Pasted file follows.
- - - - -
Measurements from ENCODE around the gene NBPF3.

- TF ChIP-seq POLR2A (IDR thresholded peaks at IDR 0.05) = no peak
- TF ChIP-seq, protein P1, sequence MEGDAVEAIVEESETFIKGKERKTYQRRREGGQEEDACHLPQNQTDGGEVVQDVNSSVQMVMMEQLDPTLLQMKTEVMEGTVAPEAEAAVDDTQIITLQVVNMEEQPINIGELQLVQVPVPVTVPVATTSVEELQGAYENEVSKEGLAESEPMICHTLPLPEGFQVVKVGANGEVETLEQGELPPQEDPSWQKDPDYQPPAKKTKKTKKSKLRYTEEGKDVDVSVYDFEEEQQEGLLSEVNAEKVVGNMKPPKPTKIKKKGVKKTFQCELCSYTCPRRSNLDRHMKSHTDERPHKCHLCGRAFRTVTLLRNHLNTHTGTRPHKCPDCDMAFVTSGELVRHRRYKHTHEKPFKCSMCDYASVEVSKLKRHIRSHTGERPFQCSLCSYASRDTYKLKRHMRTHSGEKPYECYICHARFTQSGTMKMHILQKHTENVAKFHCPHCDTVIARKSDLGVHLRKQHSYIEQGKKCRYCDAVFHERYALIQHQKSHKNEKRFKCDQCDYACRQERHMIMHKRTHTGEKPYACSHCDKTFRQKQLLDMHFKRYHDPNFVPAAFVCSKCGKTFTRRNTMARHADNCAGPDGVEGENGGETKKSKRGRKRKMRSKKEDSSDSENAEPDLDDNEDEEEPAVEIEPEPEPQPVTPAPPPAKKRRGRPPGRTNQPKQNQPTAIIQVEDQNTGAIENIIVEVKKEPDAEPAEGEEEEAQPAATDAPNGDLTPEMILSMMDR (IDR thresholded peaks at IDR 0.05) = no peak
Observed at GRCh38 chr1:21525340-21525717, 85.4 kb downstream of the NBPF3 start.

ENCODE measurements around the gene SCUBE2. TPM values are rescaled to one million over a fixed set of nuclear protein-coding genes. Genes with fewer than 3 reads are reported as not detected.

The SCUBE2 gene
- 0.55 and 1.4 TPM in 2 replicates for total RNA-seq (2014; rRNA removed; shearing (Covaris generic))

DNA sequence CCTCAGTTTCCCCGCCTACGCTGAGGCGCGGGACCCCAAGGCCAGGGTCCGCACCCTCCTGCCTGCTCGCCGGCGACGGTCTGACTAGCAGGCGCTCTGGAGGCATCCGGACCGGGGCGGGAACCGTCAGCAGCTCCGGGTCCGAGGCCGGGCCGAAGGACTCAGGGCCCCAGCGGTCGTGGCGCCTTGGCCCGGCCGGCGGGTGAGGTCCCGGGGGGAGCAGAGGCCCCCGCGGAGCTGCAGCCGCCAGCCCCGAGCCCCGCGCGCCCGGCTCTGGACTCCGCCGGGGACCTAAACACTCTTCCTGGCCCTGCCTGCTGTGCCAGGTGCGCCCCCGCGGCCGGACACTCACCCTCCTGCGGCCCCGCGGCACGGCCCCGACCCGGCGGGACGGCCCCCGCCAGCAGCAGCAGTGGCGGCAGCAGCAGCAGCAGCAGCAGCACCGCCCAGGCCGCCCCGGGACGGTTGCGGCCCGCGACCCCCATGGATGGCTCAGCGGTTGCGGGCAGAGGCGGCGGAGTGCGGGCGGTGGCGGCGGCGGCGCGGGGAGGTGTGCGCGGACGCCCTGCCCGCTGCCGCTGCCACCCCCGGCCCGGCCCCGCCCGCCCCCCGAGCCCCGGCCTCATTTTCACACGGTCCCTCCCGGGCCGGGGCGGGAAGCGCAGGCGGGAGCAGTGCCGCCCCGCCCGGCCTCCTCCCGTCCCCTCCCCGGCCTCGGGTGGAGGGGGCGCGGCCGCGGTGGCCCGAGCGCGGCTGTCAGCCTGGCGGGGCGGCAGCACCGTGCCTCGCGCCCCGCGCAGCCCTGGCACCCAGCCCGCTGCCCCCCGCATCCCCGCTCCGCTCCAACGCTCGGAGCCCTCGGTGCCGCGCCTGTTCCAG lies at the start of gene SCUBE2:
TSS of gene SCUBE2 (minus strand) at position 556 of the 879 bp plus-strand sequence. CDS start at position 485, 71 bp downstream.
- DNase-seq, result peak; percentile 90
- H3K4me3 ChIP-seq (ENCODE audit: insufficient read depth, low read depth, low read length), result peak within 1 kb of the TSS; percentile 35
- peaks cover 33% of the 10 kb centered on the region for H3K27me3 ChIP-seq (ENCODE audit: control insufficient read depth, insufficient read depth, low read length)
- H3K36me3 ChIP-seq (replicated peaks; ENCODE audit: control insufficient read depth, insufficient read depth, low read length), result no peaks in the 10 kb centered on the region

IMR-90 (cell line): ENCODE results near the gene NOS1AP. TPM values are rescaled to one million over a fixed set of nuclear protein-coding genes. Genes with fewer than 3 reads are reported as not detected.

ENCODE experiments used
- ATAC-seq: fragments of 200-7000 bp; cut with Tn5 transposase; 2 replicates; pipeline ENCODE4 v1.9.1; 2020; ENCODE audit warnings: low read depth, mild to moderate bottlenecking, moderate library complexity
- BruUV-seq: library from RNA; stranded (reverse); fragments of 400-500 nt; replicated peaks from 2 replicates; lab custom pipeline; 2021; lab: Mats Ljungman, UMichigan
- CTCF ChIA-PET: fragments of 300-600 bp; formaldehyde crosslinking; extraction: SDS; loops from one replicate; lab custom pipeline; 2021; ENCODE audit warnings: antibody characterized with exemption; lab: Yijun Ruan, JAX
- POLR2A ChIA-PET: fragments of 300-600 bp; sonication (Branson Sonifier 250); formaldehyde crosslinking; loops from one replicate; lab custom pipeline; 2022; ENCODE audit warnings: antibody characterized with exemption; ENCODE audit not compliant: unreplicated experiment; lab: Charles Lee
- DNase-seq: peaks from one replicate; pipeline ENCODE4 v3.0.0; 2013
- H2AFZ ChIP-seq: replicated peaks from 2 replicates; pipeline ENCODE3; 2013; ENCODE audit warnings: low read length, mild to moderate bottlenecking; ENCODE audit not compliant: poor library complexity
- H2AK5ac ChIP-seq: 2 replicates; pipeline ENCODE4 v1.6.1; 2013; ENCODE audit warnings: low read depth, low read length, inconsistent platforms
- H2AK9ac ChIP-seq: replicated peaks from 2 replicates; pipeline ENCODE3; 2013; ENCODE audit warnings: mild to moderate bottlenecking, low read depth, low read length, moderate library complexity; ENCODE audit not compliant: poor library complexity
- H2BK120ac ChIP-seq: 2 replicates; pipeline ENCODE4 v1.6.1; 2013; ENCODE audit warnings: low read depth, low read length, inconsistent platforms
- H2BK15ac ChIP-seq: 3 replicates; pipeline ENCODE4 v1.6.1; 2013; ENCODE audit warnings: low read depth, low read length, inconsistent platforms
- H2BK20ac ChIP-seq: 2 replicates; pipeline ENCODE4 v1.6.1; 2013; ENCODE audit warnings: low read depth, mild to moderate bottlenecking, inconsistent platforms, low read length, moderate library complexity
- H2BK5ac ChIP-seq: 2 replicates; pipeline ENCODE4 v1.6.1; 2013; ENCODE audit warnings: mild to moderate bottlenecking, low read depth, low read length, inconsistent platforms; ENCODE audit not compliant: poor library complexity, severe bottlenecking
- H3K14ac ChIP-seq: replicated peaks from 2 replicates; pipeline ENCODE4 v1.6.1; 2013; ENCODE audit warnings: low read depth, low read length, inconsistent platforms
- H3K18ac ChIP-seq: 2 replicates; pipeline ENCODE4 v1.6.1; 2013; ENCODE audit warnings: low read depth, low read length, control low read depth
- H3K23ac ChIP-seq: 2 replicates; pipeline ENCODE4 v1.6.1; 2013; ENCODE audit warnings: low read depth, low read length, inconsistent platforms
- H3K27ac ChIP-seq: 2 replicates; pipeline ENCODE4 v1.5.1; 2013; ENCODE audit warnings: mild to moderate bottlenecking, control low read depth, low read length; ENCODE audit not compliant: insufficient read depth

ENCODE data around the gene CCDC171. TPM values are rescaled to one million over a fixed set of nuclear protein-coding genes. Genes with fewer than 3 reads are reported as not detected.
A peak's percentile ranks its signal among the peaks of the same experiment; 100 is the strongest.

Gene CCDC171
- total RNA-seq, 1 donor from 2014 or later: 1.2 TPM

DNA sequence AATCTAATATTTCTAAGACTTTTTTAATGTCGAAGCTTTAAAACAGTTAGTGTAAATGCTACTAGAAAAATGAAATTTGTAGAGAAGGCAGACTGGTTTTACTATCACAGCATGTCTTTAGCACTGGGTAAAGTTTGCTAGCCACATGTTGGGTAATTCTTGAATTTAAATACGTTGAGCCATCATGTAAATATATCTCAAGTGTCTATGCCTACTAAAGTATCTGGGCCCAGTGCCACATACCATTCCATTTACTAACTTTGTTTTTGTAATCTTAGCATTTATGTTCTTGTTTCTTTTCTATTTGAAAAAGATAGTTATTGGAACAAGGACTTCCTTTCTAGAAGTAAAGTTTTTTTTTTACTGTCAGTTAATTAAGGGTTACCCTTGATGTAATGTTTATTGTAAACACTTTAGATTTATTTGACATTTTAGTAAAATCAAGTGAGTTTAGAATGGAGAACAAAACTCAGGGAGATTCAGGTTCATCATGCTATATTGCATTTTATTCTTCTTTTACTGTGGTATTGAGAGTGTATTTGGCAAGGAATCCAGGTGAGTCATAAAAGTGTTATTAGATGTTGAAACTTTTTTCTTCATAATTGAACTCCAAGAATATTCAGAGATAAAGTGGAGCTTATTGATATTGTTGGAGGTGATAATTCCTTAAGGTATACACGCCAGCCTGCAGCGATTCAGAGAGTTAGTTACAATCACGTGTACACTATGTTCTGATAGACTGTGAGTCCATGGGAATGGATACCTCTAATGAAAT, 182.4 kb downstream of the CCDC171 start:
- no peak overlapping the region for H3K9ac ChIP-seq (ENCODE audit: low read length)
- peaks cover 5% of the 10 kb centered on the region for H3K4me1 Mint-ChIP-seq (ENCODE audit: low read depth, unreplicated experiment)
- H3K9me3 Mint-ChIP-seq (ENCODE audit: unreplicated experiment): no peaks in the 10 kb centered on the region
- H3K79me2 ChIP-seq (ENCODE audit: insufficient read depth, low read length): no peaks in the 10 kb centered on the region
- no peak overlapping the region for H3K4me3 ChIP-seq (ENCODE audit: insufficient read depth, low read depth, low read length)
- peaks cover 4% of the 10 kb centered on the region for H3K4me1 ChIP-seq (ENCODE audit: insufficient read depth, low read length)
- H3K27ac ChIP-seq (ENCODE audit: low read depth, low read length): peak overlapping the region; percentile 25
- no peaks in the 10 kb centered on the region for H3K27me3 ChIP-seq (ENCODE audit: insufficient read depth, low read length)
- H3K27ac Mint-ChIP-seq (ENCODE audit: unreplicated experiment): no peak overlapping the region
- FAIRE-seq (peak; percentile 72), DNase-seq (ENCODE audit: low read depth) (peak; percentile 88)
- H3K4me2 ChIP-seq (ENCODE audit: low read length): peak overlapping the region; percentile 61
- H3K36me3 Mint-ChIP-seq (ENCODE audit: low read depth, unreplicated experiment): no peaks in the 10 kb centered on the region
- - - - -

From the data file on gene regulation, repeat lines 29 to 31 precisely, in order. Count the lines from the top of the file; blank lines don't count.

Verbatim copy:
- H3K18ac ChIP-seq: 2 replicates; pipeline ENCODE4 v1.6.1; 2013; ENCODE audit warnings: low read depth, low read length, control low read depth
- H3K23ac ChIP-seq: 2 replicates; pipeline ENCODE4 v1.6.1; 2013; ENCODE audit warnings: low read depth, low read length, inconsistent platforms
- H3K27ac ChIP-seq: 2 replicates; pipeline ENCODE4 v1.5.1; 2013; ENCODE audit warnings: mild to moderate bottlenecking, control low read depth, low read length; ENCODE audit not compliant: insufficient read depth